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Compiling (and Transpiling) Explained

by kirupa   |   filed under Web Apps

If we go all the way down into how our computers (or any digital device with a processor) operate, they react to instructions in binary made up of 0’s and 1’s. As human developers, most of us don’t write our code in terms of 0’s and 1’s, though. We write our code in a variety of programming languages with many made up of English-looking words and symbols. How do we go from the code we write to the very specific binary instructions our computers can understand? That’s where words like compiling and compilers (and a little bit of transpiling as well) come in, and this article will help explain what they all mean.

Onwards!

High-Level and Low-Level Languages

When we talk about programming languages, a really popular way of classifying them is in terms of how high-level or low-level they are. A high-level language is one that is easier for humans to read and write. The following is an example of code in a high-level language:

def cheeseshop(kind, *arguments, **keywords):
    print("-- Do you have any", kind, "?")
    print("-- I'm sorry, we're all out of", kind)
    for arg in arguments:
        print(arg)
    print("-" * 40)
    for kw in keywords:
        print(kw, ":", keywords[kw])

Notice that the code reads sorta like a story in a really poorly translated children's book. A low-level language is really designed with the computer as the audience, as we can clearly see in the following snippet:

0x 60 00 00 80
0x A4 00 00 00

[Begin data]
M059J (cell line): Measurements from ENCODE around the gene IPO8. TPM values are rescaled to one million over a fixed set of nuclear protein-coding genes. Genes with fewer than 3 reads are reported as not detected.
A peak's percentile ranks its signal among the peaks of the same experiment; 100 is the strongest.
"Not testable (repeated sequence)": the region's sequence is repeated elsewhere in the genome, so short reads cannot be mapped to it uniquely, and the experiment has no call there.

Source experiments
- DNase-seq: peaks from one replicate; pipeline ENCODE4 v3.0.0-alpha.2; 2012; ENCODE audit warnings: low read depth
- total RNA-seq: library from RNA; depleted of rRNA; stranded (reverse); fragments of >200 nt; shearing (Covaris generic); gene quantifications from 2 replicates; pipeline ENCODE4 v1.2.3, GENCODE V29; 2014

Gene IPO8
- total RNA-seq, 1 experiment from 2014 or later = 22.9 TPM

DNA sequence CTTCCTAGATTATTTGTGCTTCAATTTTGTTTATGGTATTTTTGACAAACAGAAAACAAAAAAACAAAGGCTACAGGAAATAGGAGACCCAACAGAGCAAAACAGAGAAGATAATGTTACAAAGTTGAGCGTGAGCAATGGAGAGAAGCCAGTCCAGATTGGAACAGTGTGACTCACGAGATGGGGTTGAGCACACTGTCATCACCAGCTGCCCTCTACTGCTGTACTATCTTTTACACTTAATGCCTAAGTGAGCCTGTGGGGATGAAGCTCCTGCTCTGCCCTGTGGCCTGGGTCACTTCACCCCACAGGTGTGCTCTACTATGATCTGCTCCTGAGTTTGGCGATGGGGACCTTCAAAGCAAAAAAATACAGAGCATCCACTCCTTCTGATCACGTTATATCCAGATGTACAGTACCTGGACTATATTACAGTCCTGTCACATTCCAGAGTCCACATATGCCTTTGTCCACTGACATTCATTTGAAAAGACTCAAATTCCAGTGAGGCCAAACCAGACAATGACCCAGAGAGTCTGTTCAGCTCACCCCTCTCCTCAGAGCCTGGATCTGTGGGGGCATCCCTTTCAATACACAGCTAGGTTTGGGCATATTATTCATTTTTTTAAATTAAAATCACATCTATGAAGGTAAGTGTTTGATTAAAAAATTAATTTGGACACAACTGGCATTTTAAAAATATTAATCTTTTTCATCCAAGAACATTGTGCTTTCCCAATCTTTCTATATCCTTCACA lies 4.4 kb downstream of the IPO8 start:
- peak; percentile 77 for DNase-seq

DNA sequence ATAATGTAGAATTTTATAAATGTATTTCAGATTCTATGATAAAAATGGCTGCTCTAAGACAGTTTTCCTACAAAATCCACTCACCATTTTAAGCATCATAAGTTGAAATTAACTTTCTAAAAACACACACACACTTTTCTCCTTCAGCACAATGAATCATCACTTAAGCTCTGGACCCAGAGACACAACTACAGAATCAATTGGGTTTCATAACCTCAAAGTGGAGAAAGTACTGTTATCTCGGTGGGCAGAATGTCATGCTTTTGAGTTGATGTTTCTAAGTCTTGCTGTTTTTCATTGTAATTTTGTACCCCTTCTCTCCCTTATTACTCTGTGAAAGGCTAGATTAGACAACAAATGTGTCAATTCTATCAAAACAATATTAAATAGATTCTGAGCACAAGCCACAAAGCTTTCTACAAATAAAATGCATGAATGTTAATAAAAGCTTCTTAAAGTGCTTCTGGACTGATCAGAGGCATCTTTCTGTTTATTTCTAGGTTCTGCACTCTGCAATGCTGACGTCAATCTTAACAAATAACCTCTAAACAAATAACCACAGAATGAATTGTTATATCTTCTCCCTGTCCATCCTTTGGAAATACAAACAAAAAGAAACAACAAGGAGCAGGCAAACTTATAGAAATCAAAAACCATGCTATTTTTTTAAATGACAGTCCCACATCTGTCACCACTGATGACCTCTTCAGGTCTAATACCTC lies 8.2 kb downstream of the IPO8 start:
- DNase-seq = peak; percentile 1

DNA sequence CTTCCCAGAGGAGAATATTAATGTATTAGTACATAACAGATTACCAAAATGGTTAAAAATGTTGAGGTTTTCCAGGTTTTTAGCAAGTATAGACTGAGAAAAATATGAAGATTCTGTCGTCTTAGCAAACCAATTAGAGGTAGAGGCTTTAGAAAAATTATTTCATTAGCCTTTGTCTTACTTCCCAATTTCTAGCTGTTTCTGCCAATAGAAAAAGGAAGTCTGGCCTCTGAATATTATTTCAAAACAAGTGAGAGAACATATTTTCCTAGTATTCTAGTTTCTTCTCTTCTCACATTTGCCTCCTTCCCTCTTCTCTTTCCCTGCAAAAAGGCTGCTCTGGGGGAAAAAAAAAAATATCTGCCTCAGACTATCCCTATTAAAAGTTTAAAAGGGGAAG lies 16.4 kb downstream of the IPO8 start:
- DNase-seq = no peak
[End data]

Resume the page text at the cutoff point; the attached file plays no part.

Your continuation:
0x 60 01 00 84
0x A4 01 01 00
0x 60 02 00 00
0x 60 03 00 04
0x 60 04 00 00
0x 60 05 00 01
0x 08 00 00 02
0x 20 00 00 03
0x 20 04 04 05
0x 11 20 04 01

To help you better make sense of all of this, the following diagram lists where some of our more popular programming languages fall in this high-level vs. low-level spectrum:

Now, this diagram isn’t by any means a comprehensive listing of all programming languages, but it does give an idea of the relative high-levelness and low-levelness of where some of our favorite languages stand. For the most part, especially if you are a regular reader of this site, you probably lean towards the high-level end of this spectrum. How does all of this reconcile when the code we write and what our computers care about are so different? The answer lies in something known as a compiler.

Going Low-Level with a Compiler

When we write our code in a high-level language, depending on the language used, a conversion takes place where the high-level code is converted into lower-level code. This conversion, formally known as compiling, is done by a program known as a compiler:

What a compiler does is straightforward. It takes our high-level code as input and outputs a lower-level equivalent. Each programming language that supports being compiled, comes with its own set of compilers that bring their own quirks and optimizations to the table. How low-level a particular compiler targets its code will vary as well. There may be cases where multiple compilation steps are needed to get to a state our computers can understand. There may be cases where just a single compilation step will do. Luckily, unless you really care about the details, all of this compiling and re-compiling happens behind the scenes. All we have to do is press the big compile/build button in our IDE of choice (or run a command via your Terminal/Command Prompt/etc.), and the app we are building will be ready to run.